03Aug, 2015

North Carolina Cracks Down on 6 Most Common Shoplifting Crimes 
Posted By: Jan Pritchett

North Carolina Cracks Down on 6 Most Common Shoplifting Crimes Retail shoplifting is a growing problem in North Carolina and throughout the US.

According to recent reports, more than 90 percent of companies are victims of shoplifting every year.

In our state, shoplifting is punished as “larceny of goods,” and occurs when someone takes and carries an item without the owner’s consent, and with the intent of depriving the owner of that item permanently.

Below, we’ve listed 6 of the most commonly shoplifted items in North Carolina and the US.

Meat. As surprising as it seems, meat is one of the most commonly stolen items from retailers. Expensive, high-quality meats, such as lamb chops and filet mignons, are most frequently targeted by shoplifters. To combat theft, retailers and loss prevention managers often hide security tags under labels and beneath pads for soaking up juice.

Razors. Razors are typically easy to conceal and have a high resale value, making them a prime target for shoplifters. Gillette razors are particularly popular, and shoplifters tend to focus on men’s razors rather than women’s.

Baby formula. The high cost of baby formula has led to the growth of an underground market that sells these products at a discounted price. Powdered baby formula is also often targeted by shoplifters because it can be used to dilute drugs such as cocaine and heroin.

Makeup. Makeup is another type of product that often comes with a high price tag and can be easily concealed in a purse, pocket, or sleeve. Commonly targeted types of makeup include expensive skin care products, mascaras, and lipsticks. Many makeup companies report losing as much as 2 percent of their profits to theft.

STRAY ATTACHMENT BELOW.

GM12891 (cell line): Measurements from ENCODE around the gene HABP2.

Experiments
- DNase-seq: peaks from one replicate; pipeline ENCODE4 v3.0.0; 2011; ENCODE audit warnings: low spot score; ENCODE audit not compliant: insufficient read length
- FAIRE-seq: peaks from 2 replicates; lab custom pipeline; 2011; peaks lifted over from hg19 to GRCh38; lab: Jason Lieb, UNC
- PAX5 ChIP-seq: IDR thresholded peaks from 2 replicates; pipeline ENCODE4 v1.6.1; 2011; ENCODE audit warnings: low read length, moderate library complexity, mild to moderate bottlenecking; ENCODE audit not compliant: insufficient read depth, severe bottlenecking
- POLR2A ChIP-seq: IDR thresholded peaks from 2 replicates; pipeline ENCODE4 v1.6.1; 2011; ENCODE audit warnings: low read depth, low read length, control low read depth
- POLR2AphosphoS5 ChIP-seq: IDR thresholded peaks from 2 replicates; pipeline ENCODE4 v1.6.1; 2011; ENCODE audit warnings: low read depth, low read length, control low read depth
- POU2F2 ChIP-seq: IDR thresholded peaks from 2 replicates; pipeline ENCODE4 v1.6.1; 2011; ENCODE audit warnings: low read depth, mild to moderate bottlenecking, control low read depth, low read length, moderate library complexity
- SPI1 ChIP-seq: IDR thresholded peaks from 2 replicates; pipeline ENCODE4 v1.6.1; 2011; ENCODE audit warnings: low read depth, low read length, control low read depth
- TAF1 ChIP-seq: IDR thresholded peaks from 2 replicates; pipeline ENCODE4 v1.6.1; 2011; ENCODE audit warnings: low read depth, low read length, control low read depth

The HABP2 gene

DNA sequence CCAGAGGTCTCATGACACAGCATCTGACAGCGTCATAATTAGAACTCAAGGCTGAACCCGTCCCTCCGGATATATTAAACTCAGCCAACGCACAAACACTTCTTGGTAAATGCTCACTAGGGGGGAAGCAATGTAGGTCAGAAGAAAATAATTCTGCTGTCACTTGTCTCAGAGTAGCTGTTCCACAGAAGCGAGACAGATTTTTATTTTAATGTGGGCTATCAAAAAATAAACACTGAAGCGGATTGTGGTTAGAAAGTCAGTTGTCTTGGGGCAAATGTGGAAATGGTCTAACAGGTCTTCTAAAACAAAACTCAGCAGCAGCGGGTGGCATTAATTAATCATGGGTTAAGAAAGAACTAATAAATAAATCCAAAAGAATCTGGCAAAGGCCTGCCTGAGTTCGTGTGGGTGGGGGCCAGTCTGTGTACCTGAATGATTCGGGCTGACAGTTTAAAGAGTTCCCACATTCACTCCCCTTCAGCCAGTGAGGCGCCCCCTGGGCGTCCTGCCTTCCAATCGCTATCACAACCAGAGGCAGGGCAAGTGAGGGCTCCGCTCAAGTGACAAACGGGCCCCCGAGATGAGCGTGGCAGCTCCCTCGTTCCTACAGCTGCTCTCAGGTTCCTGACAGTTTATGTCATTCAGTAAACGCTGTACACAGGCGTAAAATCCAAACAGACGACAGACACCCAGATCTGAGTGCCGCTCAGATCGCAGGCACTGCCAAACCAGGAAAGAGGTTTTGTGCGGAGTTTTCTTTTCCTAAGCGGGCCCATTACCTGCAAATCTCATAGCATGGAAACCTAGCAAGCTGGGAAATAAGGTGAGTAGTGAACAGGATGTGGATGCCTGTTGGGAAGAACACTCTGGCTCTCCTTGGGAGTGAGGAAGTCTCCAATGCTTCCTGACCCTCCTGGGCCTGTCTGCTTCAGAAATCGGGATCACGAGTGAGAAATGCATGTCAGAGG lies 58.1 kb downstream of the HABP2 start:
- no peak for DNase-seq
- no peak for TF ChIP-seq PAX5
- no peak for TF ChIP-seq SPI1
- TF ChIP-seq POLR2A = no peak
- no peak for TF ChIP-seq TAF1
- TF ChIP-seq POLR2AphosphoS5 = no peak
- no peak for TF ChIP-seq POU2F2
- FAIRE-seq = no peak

Alcohol. Alcohol is a common target of underage shoplifters and adults alike, and neither low-end nor high-end brands are spared. To combat shoplifters, many retailers rely on strict anti-theft systems, including security cameras and alarm devices.

Laptops. Every year, more than 100,000 thousand laptops are stolen by shoplifters. Electronic retailers are cracking down on laptop theft with the help of loss prevention personal and tough security measures.

Charged with Shoplifting in North Carolina? Here’s What You Need to Know.

Greensboro Shoplifting Attorney

In North Carolina, shoplifting is considered a misdemeanor if the property is valued below $1,000, and a felony if it is valued above this amount. In addition, shoplifting property worth more than $200 through an emergency exit, tampering with antishoplifting devices, or shoplifting a weapon may be charged as a felony.

North Carolina law takes shoplifting crimes incredibly seriously, regardless of whether they are misdemeanors or felonies. Law enforcement officials are cracking down on shoplifting across the state, focusing their attention commonly shoplifted items as well as items of high value.

If you’ve been accused of shoplifting in North Carolina, you are facing serious consequences to your personal and financial future. Depending on the value of property stolen and the circumstances of the incident, shoplifting is punishable by jail times, hefty fines, and a lifelong blemish on your permanent record. If you are accused of shoplifting, you could also be sued by the store owner for civil damages.

After being accused, arrested, or charged with shoplifting, you need to fight back. Your first step should be to consult with a skilled North Carolina criminal retail theft attorney with a track record of success. Your criminal attorney will listen to your side of the story and help you build a powerful defense. With a top defense attorney on your side, you will be in the best position possible to have your North Carolina shoplifting charges reduced or dropped entirely.

About the Author

Attorney Mike Schlosser represents victims of personal injury, those charged with a crime, as well as those facing traffic charges. A former Guilford County, North Carolina District Attorney, Schlosser has been in private practice at the Law Firm of Schlosser & Pritchett since 1983 and has been a member of the North Carolina State Bar since 1973.